The requirements of G. L. c. 35, Section 28, that each board or agency whose activites are maintained or supported wholly or in part by county funds should furnish the county commissioners with a detailed statement of its expected administrative expenses for the ensuing fiscal year is applicable to county retirement systems. [696-702]
CIVIL ACTION commenced in the Superior Court on January 5, 1976.
A motion for summary judgment was heard by Sullivan, J.
After review was sought in the Appeals Court, the Supreme Judicial Court, on its own initiative, ordered direct appellate review.
Judith K. Wyman (James R. DeGiacomo with her) for the defendant.
Mark A. Helman for the plaintiffs.
KAPLAN, J. In 1974, and again in 1975, the board of the Norfolk County retirement system refused to furnish the county commissioners of Norfolk County (herein sometimes called "retirement board" and "county commissioners") with a detailed statement of its expected administrative expenses for the ensuing fiscal year. This was contrary to the express terms of G. L. c. 35, Section 28 (1949 statute). [Note 1] On January 5, 1976, the county commissioners brought the present action in the nature of mandamus for a judgment against the retirement board commanding it to comply with the statute. The retirement board moved with a supporting affidavit to dismiss the action, claiming that the cited statute was inapplicable to county retirement systems. A judge of the Superior Court granted summary judgment in favor of the county commissioners on April 26, 1977, directing the retirement board to supply the information for fiscal 1978. We transferred the retirement board's appeal to this court on our own motion, and we now affirm.
A retirement board has to take steps to ensure payments by governmental employers into three funds --
pension, special military service credit, and administrative expense. (Two other funds, the annuity savings fund and annuity reserve fund, are contributed by covered employees.) By October 15 of each year, the board transmits to an actuary in the division of insurance sufficient information to enable him to ascertain the amount needed for the pension fund for the following fiscal year. By December 15 the actuary in turn notifies the retirement board of the anticipated cost of the pension fund and the percentages due from each governmental unit in the county; thus are obtained the amounts to be contributed to that fund by the county and each district and town therein. The retirement board has meanwhile calculated the amounts required for the military service and expense funds, and, using the percentages received from the actuary, is in a position to set up a table of the sums to be contributed by the county, districts, and towns to all three funds. All this is provided for by G. L. c. 32, Section 22 (7) (1945 statute).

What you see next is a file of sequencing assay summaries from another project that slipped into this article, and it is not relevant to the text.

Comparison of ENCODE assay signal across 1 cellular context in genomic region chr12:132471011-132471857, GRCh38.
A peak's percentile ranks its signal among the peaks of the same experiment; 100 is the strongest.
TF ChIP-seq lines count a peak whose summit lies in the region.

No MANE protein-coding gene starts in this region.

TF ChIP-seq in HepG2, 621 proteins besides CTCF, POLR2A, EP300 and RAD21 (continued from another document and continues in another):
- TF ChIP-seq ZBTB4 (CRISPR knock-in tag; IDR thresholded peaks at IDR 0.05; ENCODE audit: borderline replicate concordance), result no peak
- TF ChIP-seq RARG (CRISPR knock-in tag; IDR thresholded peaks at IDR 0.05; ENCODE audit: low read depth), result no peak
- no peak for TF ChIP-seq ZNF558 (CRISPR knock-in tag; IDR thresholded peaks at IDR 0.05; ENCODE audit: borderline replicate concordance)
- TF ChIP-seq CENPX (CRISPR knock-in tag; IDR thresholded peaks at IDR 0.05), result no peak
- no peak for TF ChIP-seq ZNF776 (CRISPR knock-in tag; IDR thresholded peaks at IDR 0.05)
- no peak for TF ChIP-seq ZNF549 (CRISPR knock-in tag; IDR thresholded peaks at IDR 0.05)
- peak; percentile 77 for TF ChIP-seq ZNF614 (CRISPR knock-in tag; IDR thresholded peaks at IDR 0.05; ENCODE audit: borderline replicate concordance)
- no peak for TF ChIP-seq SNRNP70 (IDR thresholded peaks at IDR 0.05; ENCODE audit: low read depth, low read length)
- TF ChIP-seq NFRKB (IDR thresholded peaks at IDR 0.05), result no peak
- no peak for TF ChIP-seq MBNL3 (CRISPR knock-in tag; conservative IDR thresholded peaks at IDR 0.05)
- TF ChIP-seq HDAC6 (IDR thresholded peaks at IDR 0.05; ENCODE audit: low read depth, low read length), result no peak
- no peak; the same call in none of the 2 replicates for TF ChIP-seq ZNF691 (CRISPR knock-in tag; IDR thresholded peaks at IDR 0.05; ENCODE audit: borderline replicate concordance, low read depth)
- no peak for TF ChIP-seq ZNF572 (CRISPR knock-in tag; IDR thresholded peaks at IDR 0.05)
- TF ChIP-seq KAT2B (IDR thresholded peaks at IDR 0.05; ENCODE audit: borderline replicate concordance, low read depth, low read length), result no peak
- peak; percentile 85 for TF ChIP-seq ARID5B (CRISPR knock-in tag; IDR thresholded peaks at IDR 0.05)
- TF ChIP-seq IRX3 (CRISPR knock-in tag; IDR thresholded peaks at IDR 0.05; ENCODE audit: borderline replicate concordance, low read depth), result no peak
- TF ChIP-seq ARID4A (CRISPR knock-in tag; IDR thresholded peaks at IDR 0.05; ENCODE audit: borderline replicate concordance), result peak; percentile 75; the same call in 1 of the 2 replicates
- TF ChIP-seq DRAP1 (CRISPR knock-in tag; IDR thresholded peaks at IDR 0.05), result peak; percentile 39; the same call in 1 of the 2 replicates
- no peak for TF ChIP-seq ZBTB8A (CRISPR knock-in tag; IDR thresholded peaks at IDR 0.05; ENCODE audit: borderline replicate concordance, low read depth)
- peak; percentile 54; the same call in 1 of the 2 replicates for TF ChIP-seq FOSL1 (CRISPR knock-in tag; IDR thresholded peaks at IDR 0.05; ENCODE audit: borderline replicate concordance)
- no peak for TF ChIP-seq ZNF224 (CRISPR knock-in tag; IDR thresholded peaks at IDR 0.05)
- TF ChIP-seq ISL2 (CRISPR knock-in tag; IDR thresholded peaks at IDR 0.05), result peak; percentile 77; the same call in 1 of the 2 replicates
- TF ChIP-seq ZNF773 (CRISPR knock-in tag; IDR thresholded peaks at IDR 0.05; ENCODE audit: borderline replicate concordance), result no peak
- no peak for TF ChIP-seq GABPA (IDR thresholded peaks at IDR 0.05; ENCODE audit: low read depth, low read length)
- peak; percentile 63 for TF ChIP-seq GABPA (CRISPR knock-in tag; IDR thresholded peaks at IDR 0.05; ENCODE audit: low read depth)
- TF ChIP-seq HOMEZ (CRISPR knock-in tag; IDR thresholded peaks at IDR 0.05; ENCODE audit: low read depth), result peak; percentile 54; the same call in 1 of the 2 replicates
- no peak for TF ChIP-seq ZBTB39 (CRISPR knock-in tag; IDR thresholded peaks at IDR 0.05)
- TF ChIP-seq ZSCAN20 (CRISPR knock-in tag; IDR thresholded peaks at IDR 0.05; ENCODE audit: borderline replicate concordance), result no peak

Each year the county commissioners are required to prepare estimates of county receipts and expenditures for the following year, and to explain to the General Court any differences between the items as estimated and the amounts appropriated for the same items for the preceding fiscal year. [Note 2] To aid the county commissioners in this task, every board or agency "supported wholly or in part by county funds" -- this includes county retirement boards -- must by December 15 provide the county commissioners with a detailed statement of the expenses expected to be incurred in the next fiscal year, itemized as to personnel, supplies, and so forth. The statement is to